04-25-2014 01:13 PM
In the award-winning thriller “Argo,” while Ben Affleck’s character leads escaping Americans to an airport in Tehran, Iranian carpet weavers working for state security meticulously piece together thousands of strands of shredded paper and come up with a face that can potentially doom the Americans.
It was a starring role for the lowly paper shredder.
This wasn’t a completely fictionalized Hollywood drama. The Iranian hostage crisis did highlight the ubiquity of paper shredding in espionage work and its frightening fallibility, and it brought about new standards in government shredding.
The message of “Argo” is pretty clear: Leave a paper trail, and you may be in trouble.
The same theme rings true when it comes to your financial documents. According to Javelin Strategy & Research, there were 13.1 million victims of identity fraud in the United States in 2013. In that year, thieves ripped off one identity every three seconds and stole nearly $21 billion. Bank information was stolen in 10% of cases, and 16% of cases involved the theft of a Social Security number.
Prolific American inventor Abbot Augustus Low of New York state received a patent for a “waste paper receptacle” nearly a hundred years ago, but the modern shredder really came into its own through the clandestine activities of anti-Nazi activist Adolf Ehinger of Balingen, Germany.
In the 1930s, a neighbor noticed some of Ehinger’s writings in a garbage can and warned him about the consequences. Ehinger adapted his wife’s pasta maker to the task and in 1936 added an electric motor, and soon after the modern shredder was born. Ehinger had grown his adapted pasta maker into the largest paper shredding concern in the world by the time he passed away in the early 1980s.
Ehinger’s model cut the paper into strips, basically creating paper-thin fettuccine. It remained the standard shredder form until Iranian militants showed its flaws. Soon after, U.S. embassies were instructed to thoroughly pulverize all documents.
A number of rather infamous figures from American politics and business have relied on shredders to cover their tracks: G. Gordon Liddy used a Shredmaster 400 to get rid of his paper trail to the 1972 Democratic headquarters break-in. About 15 years later, Oliver North and his secretary, Fawn Hall, obliterated Iran-Contra evidence with the help of an Intimus 007-S.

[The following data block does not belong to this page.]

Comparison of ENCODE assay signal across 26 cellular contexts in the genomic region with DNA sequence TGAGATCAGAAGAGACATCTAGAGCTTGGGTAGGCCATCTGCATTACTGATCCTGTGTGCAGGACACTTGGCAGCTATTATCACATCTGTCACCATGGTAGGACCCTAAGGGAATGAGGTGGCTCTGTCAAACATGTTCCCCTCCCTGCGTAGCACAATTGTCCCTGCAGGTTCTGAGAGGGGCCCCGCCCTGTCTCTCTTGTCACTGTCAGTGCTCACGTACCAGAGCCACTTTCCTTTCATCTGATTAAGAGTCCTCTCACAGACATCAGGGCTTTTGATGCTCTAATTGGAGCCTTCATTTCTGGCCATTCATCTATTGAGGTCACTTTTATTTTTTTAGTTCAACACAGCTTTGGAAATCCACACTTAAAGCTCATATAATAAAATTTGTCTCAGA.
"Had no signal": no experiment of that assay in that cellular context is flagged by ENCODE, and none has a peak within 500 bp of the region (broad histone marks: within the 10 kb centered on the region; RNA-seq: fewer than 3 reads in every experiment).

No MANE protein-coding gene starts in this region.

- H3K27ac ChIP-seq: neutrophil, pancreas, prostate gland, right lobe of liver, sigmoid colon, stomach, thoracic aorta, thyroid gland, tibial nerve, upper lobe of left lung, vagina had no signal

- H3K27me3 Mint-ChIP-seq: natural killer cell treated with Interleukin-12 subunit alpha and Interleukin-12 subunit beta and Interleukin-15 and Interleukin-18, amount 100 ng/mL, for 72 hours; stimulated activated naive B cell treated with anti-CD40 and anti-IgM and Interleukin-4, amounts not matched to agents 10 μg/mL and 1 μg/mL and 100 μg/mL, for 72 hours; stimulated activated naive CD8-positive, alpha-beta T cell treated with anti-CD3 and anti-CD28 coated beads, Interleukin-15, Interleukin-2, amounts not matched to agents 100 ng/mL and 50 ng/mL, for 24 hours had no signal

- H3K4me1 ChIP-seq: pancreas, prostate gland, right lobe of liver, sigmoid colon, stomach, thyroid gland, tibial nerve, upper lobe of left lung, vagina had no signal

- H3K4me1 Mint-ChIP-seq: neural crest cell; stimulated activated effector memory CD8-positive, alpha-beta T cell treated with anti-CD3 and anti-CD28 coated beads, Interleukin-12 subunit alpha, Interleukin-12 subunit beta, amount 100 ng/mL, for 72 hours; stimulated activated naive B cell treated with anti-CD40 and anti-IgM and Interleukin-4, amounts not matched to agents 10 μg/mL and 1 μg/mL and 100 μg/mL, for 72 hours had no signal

These days, there are a number of ways to go if you want to achieve Oliver North-level protection from identity thieves or just nosy Nellies. There is the now largely discredited strip-cut shredder that has been supplanted by the cross-cut shredder, which turns docs into confetti. If even confetti has you worried, then there are disintegrators and grinders that reduce paper to the point where it can pass through fine mesh. And if it seems depressing that a perfectly good tree has been reduced to such a state, then you’ll be relieved to know that an entire recycling industry has sprung up to catch the paper waste and turn the detritus into everything from home insulation to stuffing for pet beds.
We’ll admit there is one elusive shredder we’d love to see. It was invented by a lawyer named Henry Perky 15 years before Low. He never patented his device either, but used it to build a cereal company in Niagara Falls, N.Y. It was called the Shredded Wheat Company.
It’s Only a Paper Trail ...
It’s true that thieves are increasingly ripping off consumers using electronic means, such as skimming, where crooks install false fronts on ATMs to steal debit card information. However, paper remains one of the easiest ways to steal identities or loot personal accounts. Here are a few suggestions for helping protect your personal documents.
• Never carry your Social Security card with you. You’ve known the number since you were 16, so why carry it? Put it in a safe deposit box with your birth certificate.
• Never put bills, prescription labels, financial documents or any other personal papers in the trash without shredding first. Before it ends up in the landfill, your trash is prey to dumpster-diving thieves.
• Make a checklist of when to expect various bills each month. In a new scheme to capture personal information, identity thieves have begun filing change-of-address forms to divert bills and bank statements without the account holder’s knowledge. The post office now sends move-validation letters to the original address to combat this fraud.
• Don’t leave bills, bank statements or other sensitive documents in plain sight. Anyone visiting your home — a cleaning person, courier or even your reprobate Uncle Ernie — can lift them off your desk.
• Take outgoing mail to the post office or collection boxes, and place mail on hold when on vacation.
• Switch to online banking and bill paying. Despite paranoia about computer hackers, online transactions are more secure than paper bill paying. If you have to write checks, deposit your mail at the post office.
• Monitor your credit report for fraudulent activity. USAA offers credit monitoring and identity protection services.
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